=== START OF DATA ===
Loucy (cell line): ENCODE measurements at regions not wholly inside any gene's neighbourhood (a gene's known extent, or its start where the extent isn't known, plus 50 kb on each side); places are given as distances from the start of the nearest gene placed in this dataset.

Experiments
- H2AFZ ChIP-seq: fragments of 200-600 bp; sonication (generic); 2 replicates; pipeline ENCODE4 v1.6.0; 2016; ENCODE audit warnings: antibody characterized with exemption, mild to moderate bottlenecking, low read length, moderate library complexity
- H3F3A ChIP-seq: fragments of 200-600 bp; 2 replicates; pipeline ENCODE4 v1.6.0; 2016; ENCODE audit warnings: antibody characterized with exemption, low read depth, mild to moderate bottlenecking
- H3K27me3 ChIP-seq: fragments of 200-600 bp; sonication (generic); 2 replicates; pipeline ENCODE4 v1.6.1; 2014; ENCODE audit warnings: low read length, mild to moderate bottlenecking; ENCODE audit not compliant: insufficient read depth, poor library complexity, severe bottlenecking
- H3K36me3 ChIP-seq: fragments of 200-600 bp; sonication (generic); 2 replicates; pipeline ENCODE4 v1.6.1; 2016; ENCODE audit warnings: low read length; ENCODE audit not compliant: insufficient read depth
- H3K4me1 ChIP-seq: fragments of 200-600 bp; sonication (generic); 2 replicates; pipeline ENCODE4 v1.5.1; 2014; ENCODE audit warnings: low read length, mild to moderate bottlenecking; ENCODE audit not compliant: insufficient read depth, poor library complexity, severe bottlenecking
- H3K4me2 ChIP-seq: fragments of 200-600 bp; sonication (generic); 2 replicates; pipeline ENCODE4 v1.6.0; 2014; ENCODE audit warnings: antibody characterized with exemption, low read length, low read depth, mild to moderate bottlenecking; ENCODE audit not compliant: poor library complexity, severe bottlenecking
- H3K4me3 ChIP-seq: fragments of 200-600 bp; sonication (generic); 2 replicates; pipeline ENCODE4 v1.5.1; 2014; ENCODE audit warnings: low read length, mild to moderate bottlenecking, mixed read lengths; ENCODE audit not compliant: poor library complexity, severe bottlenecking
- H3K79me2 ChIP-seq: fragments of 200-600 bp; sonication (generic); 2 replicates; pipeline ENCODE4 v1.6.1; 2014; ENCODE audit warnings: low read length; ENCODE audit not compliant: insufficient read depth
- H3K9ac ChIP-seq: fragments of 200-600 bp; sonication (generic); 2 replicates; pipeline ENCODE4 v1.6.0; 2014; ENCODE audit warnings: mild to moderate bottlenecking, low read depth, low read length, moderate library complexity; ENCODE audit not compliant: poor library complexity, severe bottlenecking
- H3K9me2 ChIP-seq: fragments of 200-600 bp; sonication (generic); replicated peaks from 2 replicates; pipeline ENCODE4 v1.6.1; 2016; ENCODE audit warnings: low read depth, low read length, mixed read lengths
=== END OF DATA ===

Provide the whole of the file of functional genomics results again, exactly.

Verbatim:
Loucy (cell line): ENCODE measurements at regions not wholly inside any gene's neighbourhood (a gene's known extent, or its start where the extent isn't known, plus 50 kb on each side); places are given as distances from the start of the nearest gene placed in this dataset.

Experiments
- H2AFZ ChIP-seq: fragments of 200-600 bp; sonication (generic); 2 replicates; pipeline ENCODE4 v1.6.0; 2016; ENCODE audit warnings: antibody characterized with exemption, mild to moderate bottlenecking, low read length, moderate library complexity
- H3F3A ChIP-seq: fragments of 200-600 bp; 2 replicates; pipeline ENCODE4 v1.6.0; 2016; ENCODE audit warnings: antibody characterized with exemption, low read depth, mild to moderate bottlenecking
- H3K27me3 ChIP-seq: fragments of 200-600 bp; sonication (generic); 2 replicates; pipeline ENCODE4 v1.6.1; 2014; ENCODE audit warnings: low read length, mild to moderate bottlenecking; ENCODE audit not compliant: insufficient read depth, poor library complexity, severe bottlenecking
- H3K36me3 ChIP-seq: fragments of 200-600 bp; sonication (generic); 2 replicates; pipeline ENCODE4 v1.6.1; 2016; ENCODE audit warnings: low read length; ENCODE audit not compliant: insufficient read depth
- H3K4me1 ChIP-seq: fragments of 200-600 bp; sonication (generic); 2 replicates; pipeline ENCODE4 v1.5.1; 2014; ENCODE audit warnings: low read length, mild to moderate bottlenecking; ENCODE audit not compliant: insufficient read depth, poor library complexity, severe bottlenecking
- H3K4me2 ChIP-seq: fragments of 200-600 bp; sonication (generic); 2 replicates; pipeline ENCODE4 v1.6.0; 2014; ENCODE audit warnings: antibody characterized with exemption, low read length, low read depth, mild to moderate bottlenecking; ENCODE audit not compliant: poor library complexity, severe bottlenecking
- H3K4me3 ChIP-seq: fragments of 200-600 bp; sonication (generic); 2 replicates; pipeline ENCODE4 v1.5.1; 2014; ENCODE audit warnings: low read length, mild to moderate bottlenecking, mixed read lengths; ENCODE audit not compliant: poor library complexity, severe bottlenecking
- H3K79me2 ChIP-seq: fragments of 200-600 bp; sonication (generic); 2 replicates; pipeline ENCODE4 v1.6.1; 2014; ENCODE audit warnings: low read length; ENCODE audit not compliant: insufficient read depth
- H3K9ac ChIP-seq: fragments of 200-600 bp; sonication (generic); 2 replicates; pipeline ENCODE4 v1.6.0; 2014; ENCODE audit warnings: mild to moderate bottlenecking, low read depth, low read length, moderate library complexity; ENCODE audit not compliant: poor library complexity, severe bottlenecking
- H3K9me2 ChIP-seq: fragments of 200-600 bp; sonication (generic); replicated peaks from 2 replicates; pipeline ENCODE4 v1.6.1; 2016; ENCODE audit warnings: low read depth, low read length, mixed read lengths